Wedlock (1991) — Cruel and unusual punishment

“Can I be frank with you? You couldn’t turn me on if I had a switch.”

Justin’s rating: I sentence you to rewatch this movie for the next sixteen years!

Justin’s review: We really haven’t arrived in the future if society hasn’t designed incredibly wacky and implausible prisons. It’s pretty much a staple of the future, or so movies tell us: penitentiaries that are game shows or frozen asteroids or space stations or what have you. If we’re not goofing around with how we treat criminals serving time, then what’s the point of progress?

But for all of the futuristic prison movies that I’ve seen (and I have seen far more than you’d think), Wedlock may just take the cake for the doofiest premise. When jewel thief Frank (Rutger Hauer) gets betrayed after a robbery by his former girlfriend (Twin Peaks’ Joan Chen), he’s sent to Camp Holliday — a seemingly nice resort-like facility. The catch is that every prisoner is secretly paired with another one (male or female) and wears exploding collars that go off if their unknown “wedlock” partner goes more than 100 meters away.

The prison also uses sensory deprivation tanks as torture, has a sex hour every night, and calls every prisoner by a different color. A. Different. Color. My first thought is “What happens when they run out of colors?” and my second was “Wait, did they give our hero the name ‘Magenta?’ For real?”

Because Frank hid the diamonds before he got caught, everyone’s gunning to figure out where he stashed them — including Warden Holliday (Stephen “Ned? Ned Ryerson?” Tobolowsky). But the incredibly weird thing about this movie is that Rutger Hauer plays Frank as a nebbish wimp for the most part. I mean, this is that hard-as-nails replicant from Blade Runner that we all feared, and now he’s flinching at everyone going, “Don’t pick on me!” Oh, he says the sort of tough guy lines that the script requires him to, but he does so with such a lack of conviction that I wouldn’t be surprised if a poor intern was holding large postboard cue cards just off-camera for him to read.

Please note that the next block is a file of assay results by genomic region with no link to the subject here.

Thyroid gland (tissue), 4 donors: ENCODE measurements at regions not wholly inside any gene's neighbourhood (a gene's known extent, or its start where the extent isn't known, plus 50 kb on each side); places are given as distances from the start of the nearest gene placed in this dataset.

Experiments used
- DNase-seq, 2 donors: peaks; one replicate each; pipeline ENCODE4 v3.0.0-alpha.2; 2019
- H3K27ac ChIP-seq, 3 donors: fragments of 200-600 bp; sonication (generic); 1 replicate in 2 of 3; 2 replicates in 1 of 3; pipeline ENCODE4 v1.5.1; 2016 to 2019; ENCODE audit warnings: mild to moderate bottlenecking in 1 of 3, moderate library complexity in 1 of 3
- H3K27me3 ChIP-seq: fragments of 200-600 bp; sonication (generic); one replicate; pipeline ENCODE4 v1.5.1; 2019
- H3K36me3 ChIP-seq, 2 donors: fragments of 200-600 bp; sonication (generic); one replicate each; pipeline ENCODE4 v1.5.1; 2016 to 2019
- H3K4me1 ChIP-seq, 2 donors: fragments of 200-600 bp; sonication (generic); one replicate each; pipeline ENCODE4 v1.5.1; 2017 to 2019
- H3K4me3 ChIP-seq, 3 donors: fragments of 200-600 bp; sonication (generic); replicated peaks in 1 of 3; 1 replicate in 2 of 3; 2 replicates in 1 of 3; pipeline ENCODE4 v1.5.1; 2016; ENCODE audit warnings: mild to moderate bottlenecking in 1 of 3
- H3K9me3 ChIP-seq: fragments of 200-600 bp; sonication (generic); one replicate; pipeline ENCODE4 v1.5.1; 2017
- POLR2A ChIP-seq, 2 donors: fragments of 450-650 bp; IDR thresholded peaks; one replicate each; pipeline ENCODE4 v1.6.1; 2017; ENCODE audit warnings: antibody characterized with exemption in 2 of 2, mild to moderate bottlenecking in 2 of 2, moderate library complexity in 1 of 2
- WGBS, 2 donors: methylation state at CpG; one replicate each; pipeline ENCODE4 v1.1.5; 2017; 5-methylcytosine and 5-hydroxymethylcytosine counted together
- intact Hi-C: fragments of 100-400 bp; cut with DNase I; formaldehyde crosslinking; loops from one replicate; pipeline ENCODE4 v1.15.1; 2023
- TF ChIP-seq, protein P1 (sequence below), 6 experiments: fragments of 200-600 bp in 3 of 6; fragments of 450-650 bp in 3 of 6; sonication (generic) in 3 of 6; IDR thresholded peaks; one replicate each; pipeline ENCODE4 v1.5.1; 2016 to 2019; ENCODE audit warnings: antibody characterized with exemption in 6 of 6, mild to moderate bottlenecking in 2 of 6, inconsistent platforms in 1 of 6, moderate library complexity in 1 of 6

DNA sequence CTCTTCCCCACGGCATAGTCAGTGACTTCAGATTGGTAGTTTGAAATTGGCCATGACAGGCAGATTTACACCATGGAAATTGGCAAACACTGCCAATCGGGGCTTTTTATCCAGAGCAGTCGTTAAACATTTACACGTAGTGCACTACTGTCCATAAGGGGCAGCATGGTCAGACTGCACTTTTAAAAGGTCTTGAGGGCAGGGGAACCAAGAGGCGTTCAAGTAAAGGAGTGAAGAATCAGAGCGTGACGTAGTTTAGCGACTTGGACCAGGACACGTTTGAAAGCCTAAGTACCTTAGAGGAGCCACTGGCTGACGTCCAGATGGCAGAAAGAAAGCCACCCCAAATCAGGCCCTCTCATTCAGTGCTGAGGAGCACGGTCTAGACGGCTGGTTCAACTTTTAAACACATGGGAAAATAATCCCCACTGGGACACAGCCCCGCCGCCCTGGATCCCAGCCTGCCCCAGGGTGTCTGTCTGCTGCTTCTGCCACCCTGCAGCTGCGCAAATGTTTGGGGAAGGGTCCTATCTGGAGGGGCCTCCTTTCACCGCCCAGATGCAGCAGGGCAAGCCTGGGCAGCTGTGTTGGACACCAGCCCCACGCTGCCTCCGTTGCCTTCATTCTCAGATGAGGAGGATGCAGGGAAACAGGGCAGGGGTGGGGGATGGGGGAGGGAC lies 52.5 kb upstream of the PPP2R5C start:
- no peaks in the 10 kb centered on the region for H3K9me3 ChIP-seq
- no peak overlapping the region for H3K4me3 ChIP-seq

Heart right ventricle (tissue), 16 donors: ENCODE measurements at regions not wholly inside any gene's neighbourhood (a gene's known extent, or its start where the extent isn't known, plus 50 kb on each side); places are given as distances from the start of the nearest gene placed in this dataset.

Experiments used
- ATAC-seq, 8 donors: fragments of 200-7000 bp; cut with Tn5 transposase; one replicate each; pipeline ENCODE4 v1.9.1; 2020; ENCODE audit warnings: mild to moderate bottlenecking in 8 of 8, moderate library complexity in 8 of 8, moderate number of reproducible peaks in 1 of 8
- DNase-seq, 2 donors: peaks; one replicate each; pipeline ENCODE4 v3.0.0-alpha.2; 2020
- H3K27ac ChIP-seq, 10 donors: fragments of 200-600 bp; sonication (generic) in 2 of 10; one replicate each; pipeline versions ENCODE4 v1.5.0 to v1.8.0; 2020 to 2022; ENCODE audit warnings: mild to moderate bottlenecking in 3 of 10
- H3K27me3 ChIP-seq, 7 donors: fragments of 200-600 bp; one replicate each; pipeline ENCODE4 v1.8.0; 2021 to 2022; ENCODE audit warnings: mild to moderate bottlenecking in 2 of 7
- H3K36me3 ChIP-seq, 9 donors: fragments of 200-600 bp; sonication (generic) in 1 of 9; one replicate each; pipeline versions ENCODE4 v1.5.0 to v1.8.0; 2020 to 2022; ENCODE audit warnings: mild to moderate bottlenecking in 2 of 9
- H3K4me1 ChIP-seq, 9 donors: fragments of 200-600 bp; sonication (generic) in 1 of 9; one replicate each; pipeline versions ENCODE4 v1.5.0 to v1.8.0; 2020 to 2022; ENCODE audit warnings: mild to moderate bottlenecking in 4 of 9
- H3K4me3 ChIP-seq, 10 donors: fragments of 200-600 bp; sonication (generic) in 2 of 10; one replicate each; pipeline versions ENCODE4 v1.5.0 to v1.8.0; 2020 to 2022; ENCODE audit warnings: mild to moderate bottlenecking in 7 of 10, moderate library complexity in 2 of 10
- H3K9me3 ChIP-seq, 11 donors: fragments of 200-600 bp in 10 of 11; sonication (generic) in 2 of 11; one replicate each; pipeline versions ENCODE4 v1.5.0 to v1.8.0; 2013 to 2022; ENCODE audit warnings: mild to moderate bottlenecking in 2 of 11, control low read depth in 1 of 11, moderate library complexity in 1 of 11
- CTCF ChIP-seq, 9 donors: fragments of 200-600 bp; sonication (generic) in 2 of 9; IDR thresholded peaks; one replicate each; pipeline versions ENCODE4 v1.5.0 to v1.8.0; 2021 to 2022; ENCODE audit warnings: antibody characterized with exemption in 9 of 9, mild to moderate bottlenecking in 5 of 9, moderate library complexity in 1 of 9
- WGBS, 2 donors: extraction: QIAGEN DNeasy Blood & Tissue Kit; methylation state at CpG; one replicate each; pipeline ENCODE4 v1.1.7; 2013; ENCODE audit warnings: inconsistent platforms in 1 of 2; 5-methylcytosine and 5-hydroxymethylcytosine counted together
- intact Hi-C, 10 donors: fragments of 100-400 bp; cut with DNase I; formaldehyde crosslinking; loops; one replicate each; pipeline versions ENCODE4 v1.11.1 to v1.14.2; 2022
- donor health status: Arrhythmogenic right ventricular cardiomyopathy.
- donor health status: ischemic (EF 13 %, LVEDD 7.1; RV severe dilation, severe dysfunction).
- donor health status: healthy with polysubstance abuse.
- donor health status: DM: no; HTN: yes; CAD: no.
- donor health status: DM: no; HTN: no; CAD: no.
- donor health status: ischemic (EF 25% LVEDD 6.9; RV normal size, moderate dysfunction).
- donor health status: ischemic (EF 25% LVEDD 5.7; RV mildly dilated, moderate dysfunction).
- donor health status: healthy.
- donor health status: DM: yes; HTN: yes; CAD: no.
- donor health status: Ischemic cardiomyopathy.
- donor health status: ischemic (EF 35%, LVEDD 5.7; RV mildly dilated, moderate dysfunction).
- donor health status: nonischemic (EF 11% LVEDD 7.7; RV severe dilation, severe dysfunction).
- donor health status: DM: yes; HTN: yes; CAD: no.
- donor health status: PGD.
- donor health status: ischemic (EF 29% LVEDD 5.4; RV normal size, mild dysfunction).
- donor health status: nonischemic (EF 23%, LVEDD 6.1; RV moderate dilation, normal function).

Everyone dunks of Frank and Frank just keeps on taking it, at least until one of the female inmates, Tracy (Mimi Rogers), tells him that she’s discovered they’re both wedlock partners and can now escape. You’d think that Frank would leap at that, but… nope. He hates her for no reason and expresses every desire to stay in that hellhole. But when Tracy bolts after a prison yard fight (and two exploded heads), Frank has no choice but to follow or else see his own noggin attempt a launch into lower earth orbit.

I was really hoping for a lot more of a fun movie here, but Hauer’s lack of appealing personality and the costume department’s decision to throw him into a colorful sheepskin jacket doesn’t quite get us on board with him as a hero worth rooting for. Wedlock’s prison section is not as futuristic or interesting as you might hope, and the movie’s Fugitive portion is mostly Tracy and Frank bumbling around like Johnny Five during outtakes. Yeah, there are a lot of just plain weird decisions made with this flick — such as having a prison warden strutting in a smoking jacket like he’s going to the Playboy Manor, or seeing Rutger Hauer being peed on while in a water tank — but that’s only amusing if you’re watching this with a friend who likes to mock dumb stuff.

Wedlock does have its cult admirers, but I can’t count myself among them. It sounds way cooler than it ends up being as a result of uninteresting characters, an unfocused script, and unexciting stakes.

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